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"A recent study of broadcasting programs of 15 European countries for a period of three months, by the International Broadcasting Office at Geneva, shows their average composition as follows:

Musical Entertainment - 44.3%

Literature - 5.4%

Talks - 10.5%

Criticism and News - 12.7%

Religion - 3.65%

Miscellaneous - 25.1%

Commercial broadcasts were largely discouraged and comedic programming was non-existent.

"Educational broadcasting is growing in popularity in Europe and is being extended into the afternoon school hours."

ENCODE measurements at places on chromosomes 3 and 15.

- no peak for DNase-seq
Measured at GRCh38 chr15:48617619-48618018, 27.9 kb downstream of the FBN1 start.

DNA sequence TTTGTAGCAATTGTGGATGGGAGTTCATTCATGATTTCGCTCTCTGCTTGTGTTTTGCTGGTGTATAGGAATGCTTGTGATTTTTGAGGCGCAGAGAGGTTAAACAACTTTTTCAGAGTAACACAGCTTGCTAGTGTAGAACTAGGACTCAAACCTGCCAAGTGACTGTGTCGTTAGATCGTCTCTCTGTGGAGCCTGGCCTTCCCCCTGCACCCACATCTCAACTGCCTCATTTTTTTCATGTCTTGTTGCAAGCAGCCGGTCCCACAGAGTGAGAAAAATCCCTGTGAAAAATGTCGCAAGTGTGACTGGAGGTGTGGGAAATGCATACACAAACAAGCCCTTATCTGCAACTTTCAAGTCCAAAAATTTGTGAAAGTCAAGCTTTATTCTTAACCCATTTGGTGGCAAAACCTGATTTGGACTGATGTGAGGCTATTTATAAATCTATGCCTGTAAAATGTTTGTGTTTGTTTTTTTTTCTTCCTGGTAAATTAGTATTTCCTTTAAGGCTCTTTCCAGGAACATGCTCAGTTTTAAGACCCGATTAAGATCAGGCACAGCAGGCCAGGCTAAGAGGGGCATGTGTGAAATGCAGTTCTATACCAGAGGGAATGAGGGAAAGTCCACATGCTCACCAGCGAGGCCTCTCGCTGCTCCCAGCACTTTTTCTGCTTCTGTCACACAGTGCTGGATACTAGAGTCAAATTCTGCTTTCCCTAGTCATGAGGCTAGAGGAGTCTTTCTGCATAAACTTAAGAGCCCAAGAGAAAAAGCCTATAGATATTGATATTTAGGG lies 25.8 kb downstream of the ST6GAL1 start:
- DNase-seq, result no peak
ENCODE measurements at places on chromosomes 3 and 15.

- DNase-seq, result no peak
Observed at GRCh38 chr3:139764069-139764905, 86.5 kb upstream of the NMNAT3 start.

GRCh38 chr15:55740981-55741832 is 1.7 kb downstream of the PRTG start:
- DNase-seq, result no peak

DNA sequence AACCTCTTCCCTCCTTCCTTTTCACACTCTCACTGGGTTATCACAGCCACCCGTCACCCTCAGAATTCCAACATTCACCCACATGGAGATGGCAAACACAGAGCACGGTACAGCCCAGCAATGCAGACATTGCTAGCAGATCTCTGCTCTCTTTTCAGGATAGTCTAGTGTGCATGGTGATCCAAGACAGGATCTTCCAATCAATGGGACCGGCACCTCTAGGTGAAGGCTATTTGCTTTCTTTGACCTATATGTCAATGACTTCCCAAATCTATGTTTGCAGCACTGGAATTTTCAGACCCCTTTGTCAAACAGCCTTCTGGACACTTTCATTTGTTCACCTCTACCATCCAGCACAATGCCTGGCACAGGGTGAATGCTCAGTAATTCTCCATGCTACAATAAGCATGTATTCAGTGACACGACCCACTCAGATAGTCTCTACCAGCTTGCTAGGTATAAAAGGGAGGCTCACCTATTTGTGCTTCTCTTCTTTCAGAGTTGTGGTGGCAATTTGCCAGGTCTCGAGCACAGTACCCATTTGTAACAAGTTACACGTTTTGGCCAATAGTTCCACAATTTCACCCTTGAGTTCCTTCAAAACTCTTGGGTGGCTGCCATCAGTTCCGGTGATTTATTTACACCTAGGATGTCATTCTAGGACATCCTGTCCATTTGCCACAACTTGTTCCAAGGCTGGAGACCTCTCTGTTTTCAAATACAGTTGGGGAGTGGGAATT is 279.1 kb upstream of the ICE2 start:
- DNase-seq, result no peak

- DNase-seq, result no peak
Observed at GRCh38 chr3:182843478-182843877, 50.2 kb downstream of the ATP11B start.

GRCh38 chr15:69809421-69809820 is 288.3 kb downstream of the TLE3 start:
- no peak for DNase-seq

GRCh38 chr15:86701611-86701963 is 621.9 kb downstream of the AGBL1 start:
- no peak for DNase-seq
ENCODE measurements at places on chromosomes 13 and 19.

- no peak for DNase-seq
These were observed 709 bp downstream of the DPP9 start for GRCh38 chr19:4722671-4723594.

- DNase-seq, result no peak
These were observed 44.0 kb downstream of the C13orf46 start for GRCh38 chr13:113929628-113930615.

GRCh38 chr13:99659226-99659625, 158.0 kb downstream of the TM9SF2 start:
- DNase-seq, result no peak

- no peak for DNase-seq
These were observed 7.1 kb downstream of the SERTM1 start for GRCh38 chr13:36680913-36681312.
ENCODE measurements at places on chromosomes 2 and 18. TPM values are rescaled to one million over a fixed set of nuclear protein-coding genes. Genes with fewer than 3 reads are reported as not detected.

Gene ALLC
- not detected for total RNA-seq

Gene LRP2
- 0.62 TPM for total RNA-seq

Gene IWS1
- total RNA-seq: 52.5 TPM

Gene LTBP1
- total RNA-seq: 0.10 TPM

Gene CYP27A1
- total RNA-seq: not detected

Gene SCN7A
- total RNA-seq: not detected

"But 'commercial America,' with more than 600 of the word's 1,400 radio stations, seems so far to have gotten the most dough out of radio. This business now contributes $500,000,000 a year to the nation's wealth."

A good deal of column space explains how the Soviet Union used radio.

     


- from Amazon:


''Radio Here and Abroad'' (Pathfinder Magazine, 1932)

''Radio Here and Abroad'' (Pathfinder Magazine, 1932)

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